Heritage Power Trail – Isle of Man

20 04 2017

Isle of Man flag


The last time I visited the Isle of Man was in 1964 and the railways were still in operation. Fast forward to 2016 and I had the notion that I would like to revisit the island and add another geocaching country to my list. I mentioned this to my brother who is half of team “zelger” and he said that this would be a great opportunity for a “lads reunion”. Anyway, time passed and nothing materialised due to everyone having commitments. Finally, in March 2017 I raised the idea again and booked my tickets for Easter 2017. Half of zelger decided that this was not an opportunity to be missed and booked tickets too.

The aim of the trip was twofold. Walk the Heritage Power Trail in a day and spend a day of nostalgia on the electric trams and steam trains on a second day. While we were at it I threw in a geocaching event so we could meet some of the local geocachers. A friendly bunch they were too. The event was Meet a Swede, which isn’t quite a lie as I have dual nationality. Teamkiisseli from Finland were relieved that they were able to speak English not Swedish and didn’t need to discuss ice-hockey.

The Heritage Power Trail crosses the Isle of Man from Douglas in the east to Peel in the west. There are other trails as well but this one seemed to be the definite trail and also gave us the chance to brag that we had walked across the island. After a hearty but early breakfast at our hotel we made our way through Douglas to the start of the trail. Well actually, the end of the trail. Number 1 is in Peel and the last one, number 79 is in Douglas. I had been watching the weather forecast for a few days and it seemed as though we may be in for a wet day. Apart from some light rain early on we had no problems. The sky remained cloudy most of the day but cleared up for a while in the afternoon. There were several information boards along the trail. This was close to Douglas.

Steam Heritage Trail – Douglas to Peel

Our walk together with lunch and a couple of other diversions took all day but was worth it as it gave a nice string of smilies right across the island.

Heritage Power Trail – done in a day!

The majority of the caches were micros, either film canisters placed in nifty little wire baskets on trees and fence post or PET preforms. A few of the caches were larger, notably the TB hotel, the letterbox and the bonus cache.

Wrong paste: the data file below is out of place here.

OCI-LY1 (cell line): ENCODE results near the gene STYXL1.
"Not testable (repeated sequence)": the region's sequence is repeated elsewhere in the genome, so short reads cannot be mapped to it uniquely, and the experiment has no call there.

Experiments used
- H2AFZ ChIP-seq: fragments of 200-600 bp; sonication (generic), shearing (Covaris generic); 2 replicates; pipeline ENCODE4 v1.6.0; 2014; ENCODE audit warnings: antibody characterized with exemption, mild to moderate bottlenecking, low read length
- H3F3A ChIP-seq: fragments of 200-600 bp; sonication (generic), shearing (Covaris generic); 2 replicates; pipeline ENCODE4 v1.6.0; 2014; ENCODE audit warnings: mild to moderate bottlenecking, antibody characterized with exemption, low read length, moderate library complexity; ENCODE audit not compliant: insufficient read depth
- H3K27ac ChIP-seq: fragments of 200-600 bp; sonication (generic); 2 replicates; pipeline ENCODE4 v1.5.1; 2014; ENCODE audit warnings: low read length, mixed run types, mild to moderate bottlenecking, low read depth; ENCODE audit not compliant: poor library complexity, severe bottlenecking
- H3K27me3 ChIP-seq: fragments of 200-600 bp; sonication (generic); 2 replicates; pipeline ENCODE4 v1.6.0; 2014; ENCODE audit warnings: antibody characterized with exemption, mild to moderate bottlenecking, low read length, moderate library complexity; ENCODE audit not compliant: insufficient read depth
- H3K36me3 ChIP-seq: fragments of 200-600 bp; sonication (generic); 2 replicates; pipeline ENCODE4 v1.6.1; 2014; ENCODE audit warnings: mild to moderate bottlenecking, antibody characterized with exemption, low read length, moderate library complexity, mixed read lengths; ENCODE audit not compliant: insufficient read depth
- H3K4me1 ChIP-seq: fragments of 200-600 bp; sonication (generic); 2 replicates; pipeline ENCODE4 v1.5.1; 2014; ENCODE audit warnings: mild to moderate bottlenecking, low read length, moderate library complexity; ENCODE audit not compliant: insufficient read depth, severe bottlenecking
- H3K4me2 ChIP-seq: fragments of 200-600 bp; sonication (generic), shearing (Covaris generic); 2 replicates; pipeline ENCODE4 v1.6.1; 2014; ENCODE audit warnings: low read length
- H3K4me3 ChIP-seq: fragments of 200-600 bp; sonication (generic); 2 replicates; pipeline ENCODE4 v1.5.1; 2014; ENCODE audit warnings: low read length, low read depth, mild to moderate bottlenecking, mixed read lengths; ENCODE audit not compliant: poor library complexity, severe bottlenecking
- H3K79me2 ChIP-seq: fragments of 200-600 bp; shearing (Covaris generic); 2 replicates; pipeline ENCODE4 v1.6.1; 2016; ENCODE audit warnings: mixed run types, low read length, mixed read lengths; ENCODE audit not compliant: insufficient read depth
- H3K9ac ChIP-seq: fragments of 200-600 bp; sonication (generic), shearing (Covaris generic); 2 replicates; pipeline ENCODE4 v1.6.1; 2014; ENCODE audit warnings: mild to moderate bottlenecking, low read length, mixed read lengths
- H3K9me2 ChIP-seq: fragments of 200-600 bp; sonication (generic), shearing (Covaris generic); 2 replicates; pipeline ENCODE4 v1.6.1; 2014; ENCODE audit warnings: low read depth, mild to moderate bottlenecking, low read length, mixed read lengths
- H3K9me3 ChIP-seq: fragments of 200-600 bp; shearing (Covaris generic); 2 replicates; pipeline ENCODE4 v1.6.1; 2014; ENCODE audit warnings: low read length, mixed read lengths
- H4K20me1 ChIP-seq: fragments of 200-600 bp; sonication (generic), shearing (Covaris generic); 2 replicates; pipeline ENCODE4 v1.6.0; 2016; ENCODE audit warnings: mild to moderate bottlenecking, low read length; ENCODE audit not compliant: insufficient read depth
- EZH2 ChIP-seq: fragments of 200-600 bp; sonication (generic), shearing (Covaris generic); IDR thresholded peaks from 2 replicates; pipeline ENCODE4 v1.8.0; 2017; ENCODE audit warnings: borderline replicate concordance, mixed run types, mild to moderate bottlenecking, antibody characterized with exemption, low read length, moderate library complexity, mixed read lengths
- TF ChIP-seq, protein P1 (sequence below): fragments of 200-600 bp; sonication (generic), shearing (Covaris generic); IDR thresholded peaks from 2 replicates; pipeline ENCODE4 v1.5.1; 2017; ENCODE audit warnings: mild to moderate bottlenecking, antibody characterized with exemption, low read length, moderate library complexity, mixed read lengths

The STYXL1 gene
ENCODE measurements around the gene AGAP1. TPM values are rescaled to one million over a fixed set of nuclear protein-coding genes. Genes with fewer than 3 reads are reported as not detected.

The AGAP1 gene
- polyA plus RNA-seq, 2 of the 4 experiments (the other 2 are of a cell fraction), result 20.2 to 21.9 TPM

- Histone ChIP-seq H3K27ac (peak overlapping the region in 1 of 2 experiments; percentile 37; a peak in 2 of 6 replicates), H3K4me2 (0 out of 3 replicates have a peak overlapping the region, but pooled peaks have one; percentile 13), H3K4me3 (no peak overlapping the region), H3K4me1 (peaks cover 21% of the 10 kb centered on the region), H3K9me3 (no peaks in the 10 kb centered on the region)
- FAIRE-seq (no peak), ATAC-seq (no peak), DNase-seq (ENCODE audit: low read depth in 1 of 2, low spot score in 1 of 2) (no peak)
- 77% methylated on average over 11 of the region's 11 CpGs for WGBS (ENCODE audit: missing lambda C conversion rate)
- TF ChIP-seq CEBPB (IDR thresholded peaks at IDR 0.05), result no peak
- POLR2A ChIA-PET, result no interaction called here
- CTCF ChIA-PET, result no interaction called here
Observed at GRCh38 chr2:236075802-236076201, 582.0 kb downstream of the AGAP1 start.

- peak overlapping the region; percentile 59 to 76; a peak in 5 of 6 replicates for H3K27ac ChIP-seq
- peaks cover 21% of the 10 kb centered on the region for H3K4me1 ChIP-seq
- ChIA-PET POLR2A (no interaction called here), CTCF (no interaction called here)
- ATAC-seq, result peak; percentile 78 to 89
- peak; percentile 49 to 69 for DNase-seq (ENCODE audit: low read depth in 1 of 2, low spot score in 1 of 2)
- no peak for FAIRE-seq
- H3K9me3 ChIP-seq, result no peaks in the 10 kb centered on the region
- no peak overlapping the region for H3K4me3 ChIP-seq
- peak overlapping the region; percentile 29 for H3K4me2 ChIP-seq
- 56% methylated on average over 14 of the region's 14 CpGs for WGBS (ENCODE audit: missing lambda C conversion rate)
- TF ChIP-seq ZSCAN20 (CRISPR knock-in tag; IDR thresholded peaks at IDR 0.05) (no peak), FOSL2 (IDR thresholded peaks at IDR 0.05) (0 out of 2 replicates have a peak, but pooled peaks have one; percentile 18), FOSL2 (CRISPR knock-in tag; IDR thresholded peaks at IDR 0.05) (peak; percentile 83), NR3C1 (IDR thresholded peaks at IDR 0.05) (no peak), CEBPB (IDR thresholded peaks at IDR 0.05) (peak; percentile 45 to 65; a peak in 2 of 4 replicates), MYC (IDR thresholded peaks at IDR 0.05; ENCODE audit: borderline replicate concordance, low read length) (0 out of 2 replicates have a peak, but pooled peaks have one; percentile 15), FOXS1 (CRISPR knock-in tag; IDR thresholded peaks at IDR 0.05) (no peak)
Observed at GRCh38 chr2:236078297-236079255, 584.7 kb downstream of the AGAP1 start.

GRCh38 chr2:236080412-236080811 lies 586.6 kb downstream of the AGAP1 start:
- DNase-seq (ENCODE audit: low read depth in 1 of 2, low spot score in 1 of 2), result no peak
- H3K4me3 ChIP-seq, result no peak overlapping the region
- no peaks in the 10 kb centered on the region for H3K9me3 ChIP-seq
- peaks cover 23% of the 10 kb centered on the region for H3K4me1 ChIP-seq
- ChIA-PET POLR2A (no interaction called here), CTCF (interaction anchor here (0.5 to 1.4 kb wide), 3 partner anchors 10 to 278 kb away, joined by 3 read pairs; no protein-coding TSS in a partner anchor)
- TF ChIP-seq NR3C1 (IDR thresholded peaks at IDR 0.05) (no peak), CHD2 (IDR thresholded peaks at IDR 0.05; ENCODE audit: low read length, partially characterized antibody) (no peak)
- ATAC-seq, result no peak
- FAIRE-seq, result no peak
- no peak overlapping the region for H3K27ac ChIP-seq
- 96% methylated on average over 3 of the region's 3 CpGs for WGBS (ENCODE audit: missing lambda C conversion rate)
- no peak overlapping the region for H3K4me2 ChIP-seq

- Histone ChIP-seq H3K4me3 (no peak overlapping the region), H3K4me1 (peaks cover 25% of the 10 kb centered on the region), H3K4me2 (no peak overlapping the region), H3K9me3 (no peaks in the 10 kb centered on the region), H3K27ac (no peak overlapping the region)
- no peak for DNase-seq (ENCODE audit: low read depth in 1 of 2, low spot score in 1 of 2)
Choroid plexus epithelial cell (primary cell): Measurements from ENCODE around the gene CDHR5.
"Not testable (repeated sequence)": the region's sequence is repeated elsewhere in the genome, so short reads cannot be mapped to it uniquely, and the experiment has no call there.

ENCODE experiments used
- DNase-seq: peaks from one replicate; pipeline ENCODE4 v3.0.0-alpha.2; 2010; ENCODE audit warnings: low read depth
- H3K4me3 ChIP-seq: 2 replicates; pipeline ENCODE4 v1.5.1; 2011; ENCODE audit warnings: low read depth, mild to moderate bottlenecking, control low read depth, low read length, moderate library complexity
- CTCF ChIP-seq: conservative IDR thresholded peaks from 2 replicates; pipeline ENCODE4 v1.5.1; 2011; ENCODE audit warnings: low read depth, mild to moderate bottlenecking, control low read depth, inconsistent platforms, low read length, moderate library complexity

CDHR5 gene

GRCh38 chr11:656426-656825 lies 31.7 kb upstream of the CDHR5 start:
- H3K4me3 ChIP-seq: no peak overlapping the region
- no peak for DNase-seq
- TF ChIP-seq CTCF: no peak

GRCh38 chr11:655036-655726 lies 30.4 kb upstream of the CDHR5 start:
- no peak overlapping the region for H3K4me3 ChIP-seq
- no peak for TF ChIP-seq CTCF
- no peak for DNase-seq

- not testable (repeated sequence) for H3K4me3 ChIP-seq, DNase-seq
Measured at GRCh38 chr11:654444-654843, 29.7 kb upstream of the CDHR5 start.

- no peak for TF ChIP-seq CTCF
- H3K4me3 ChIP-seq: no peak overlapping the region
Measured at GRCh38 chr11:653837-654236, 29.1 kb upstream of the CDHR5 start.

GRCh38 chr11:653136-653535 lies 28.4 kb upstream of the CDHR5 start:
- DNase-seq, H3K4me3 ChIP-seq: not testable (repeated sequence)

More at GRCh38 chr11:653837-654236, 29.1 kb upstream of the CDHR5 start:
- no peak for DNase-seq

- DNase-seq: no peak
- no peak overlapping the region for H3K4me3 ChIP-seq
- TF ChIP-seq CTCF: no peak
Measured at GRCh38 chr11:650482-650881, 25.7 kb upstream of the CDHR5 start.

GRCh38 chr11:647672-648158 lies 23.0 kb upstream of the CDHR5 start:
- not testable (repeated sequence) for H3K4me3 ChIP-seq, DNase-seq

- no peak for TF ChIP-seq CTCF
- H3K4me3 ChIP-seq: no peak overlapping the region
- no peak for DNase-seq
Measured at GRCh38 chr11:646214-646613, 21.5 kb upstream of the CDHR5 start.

Bonus cache

Of course, as the trail follows a disused railway line there are no really tough gradients. I think that the highest point we reached was 49 m asl. There were various remains from the days of the active railway, amongst them a couple of rusty bridges like this one.

A rail bridge across a river

The old station at Union Mills has gone along with all the track but there are details available on line for those interested.

Maps of the trail at Union Mills

Historical railway crane at Union Mill

After the third run of micros it was great to find the TB hotel. There was a TB in the box that we picked up and took with us along the trail.

zelger extracting a TB from the trail’s TB hotel

Even though it was overcast and only about 8 degrees C spring was still well on it’s way and there were flowers of all kinds along the trail. These were just some of them.

Plenty of flowers along the trail

Needless to say we were pleased to get to HPT #24 at Tynwald Hill so that we could get lunch. We got there a couple of hours later than expected but a couple of pints of beer to replenish our fluids and a hearty Manx cheese sandwich put us back in good spirits. I had originally planned to find a handful of caches at Tynwald Hill but decided to skip them as we were running late. Tynwald is also the name of the legislature for the island of Ellan Vannin (Isle of Man).

Tynwald Hill – of historic significance for Ellan Vannin (Isle of Man)

As we neared Peel the track followed the River Neb and the scenery changed somewhat. There was plenty of bird life including this heron.

Heron and mill wheel

Heron

After the intial difficulty we had finding HPT #76 the rest of the caches were easily found, until we got to Peel that is. HPT #2 was located at a sign but we couldn’t see anything. As we were searching we heard a voice. “Are you looking for the geocache? It’s in the …” It was a local guy getting something out of a nearby parked car. He saved our day. He had probably given the same hint to others before us too.

Peel Harbour

As we arrived at Peel Harbour we just had HPT #1 to find and that was a nano under a bench. Of course there were four people sitting there but we HAD to find that cache so we told them what we were doing and suddenly there were six people on their hands and knees searching for the cache. We found it after a rather long search much to our relief. All that remained was to get the bus back to Douglas. We had to wait an hour as it was Easter Monday and the busses were not running the regular weekday service. Once on the bus we were back in Douglas ready for dinner in just over half an hour.





Pi-day

16 03 2015

Pi-day is my brother’s birthday so I never forget it. However, I nearly forgot that I could collect two souvenirs on the same day. That there was a Pi-day event was easy to spot but it wasn’t until I got there that I learnt about the Pi-day souvenir for finding a myst on the same day.